It is understandable that there should not be building along national primary roads, trunk roads, but there are numerous national secondary roads to which I do not think the same rigid regulations should be applied. I am afraid that according to a Departmental circular the same rigid regulations will be applied. I am thinking of roads in Counties Leitrim, Sligo and Mayo to which this should not be applied.
Local Government (Planning and Development) Bill, 1982: Committee Stage (Resumed) and Final Stages.
(Dublin South-East): I will consider that. We will be restating the position to the local authorities.
I welcome the increase in the penalties. However, I suggest that the legal process be speeded up if at all possible. I realise fully the implications of what I am saying. I do not know what can be done about it.
There are a number of people who have carried out developments all over the country without permission and various local authorities have taken action against them. But this is going on for a very long time, in some cases for two or three years. Something will have to be done about it. It just cannot go on any longer.
(Dublin South-East): There is an Act for taking certain cases to the High Court for by-passing and that works fairly expeditiously. But the Senator will agree that we have no control over the courts in that respect.
Something should be done to speed it up because I am quite satisfied that there are some cases in existence from the year 1976 and no decisions have been made and they have not been brought to court yet. There may be earlier cases. The problem there is that other people think that these people have got away with it and they are going to start the same game themselves. We will end up in all sorts of trouble.
(Dublin South-East): That certainly comes under what we would call a general review of the planning laws which is currently being examined in my Department. Of course, where cases have not been brought to the court then nothing could be done to speed up that. I do appreciate the frustration and the content of the comment the Senator is making.
I do not know what the Minister can do about it.
Under this there has to be a charge by local authorities for planning permission. We did get a figure of £280 here in Dublin for the cost of processing a planning application and £80 elsewhere. Is it the intention to charge applicants here in Dublin £280 and £80 to applicants in the rural parts of the country? This has to be looked at much more seriously because young couples getting married and looking for planning permission find it hard enough to meet their other commitments. I know that the intention is to get some finances for the local authority but I do not think that these people will be in a position to afford it. We should do whatever we can to encourage young people to build their own houses rather than putting an extra charge on them. I do not know what is in the mind of the Minister but I would be anxious to hear what he intends to do about it.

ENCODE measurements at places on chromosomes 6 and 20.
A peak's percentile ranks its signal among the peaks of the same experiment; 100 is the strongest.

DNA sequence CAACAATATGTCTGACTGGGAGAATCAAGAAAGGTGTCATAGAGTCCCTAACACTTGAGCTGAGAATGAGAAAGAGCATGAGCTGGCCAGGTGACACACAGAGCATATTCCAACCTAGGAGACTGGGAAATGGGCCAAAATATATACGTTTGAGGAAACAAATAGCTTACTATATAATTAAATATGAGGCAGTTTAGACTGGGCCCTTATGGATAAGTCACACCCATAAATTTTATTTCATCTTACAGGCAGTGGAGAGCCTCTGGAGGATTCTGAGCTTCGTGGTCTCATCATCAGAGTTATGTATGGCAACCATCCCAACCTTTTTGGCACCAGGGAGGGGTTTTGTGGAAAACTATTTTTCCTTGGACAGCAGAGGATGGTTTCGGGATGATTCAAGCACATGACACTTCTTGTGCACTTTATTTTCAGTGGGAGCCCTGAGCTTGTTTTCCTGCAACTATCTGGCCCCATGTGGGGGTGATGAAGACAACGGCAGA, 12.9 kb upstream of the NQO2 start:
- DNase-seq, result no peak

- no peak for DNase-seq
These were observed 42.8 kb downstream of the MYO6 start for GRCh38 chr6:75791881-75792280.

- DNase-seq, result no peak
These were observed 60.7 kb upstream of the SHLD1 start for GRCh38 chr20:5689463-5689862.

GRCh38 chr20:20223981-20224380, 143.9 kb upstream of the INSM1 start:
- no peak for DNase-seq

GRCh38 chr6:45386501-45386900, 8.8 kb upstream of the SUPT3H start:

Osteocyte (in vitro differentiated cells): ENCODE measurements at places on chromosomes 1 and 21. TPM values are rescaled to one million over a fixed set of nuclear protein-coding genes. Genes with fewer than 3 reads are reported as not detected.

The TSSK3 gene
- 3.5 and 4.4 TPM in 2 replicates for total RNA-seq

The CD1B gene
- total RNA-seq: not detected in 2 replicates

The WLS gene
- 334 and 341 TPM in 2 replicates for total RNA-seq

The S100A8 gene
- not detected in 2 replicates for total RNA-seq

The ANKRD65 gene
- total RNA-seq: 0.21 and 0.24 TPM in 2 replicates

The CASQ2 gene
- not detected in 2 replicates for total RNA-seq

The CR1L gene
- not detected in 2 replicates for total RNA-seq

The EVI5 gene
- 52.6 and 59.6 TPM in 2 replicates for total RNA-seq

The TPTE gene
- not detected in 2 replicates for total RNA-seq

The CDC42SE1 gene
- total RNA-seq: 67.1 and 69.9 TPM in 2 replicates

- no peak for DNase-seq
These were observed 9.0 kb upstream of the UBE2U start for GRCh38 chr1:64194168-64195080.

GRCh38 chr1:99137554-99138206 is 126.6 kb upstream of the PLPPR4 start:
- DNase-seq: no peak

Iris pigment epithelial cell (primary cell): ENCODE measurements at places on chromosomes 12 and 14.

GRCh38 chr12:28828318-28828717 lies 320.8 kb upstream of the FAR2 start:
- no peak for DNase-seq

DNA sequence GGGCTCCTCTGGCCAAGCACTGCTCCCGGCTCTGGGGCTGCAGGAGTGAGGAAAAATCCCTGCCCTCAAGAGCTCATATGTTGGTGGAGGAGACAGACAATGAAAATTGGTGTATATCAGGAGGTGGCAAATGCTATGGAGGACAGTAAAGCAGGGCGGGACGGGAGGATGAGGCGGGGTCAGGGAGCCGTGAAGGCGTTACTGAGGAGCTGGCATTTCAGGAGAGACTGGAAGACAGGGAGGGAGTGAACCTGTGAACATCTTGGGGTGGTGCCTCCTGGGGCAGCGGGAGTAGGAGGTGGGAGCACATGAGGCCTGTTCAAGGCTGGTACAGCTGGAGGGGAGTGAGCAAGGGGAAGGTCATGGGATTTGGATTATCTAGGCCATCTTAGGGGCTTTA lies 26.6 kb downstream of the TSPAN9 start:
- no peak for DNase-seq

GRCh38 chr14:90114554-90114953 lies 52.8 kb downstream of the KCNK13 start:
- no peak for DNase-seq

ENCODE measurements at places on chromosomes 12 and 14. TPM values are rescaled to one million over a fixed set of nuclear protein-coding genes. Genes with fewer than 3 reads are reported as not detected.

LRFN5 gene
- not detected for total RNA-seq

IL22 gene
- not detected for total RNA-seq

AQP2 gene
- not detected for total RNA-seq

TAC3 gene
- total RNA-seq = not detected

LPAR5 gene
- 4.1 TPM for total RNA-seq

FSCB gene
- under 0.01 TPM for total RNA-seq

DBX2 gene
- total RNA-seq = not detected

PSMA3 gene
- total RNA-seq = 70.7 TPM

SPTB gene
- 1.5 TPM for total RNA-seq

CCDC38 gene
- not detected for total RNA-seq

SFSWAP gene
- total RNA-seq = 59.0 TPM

(Dublin South-East): There is no decision on the amount at the moment, but the scale will be related to the nature of the development. I can assure the Senator that there will be no question of hoisting a charge of that size on everybody.
In regard to fees, would residents' associations or individuals seeking to object to or appeal a decision have to pay a fee, and if so has there been any fixed amount for that?
(Dublin South-East): There is a degree of flexibility in regard to remission. It would not be the intention to levy charges in every case. There could be remission of the fee in a particular case but cases will be taken on merit — it will not be a fixed charge in every case.
It is residents' associations that I would have immediately in mind and the Minister would be very aware of the process. They are almost in the capacity of voluntary organisations in so far as they work with little or no money. But they have performed an incredibly important task down through the years in saving the environment and insisting on good planning. Sometimes they have been the only watchdog — if I may call them so in the best possible sense — within the neighbourhood.
If there is even a threat that there might only be an assessment of the fee after they have lodged their appeal, that in itself could be a disincentive for pretty pennyless residents' associations or voluntary organisations like An Taisce to continue the good work they are doing. Yet all of us would applaud the work of such organisations and recognise that they have not got that kind of financial backing. Therefore, could an assurance be given or written in that they would not be under threat of being charged a high fees so that it would not be a disincentive for them to apply or appeal in the first place?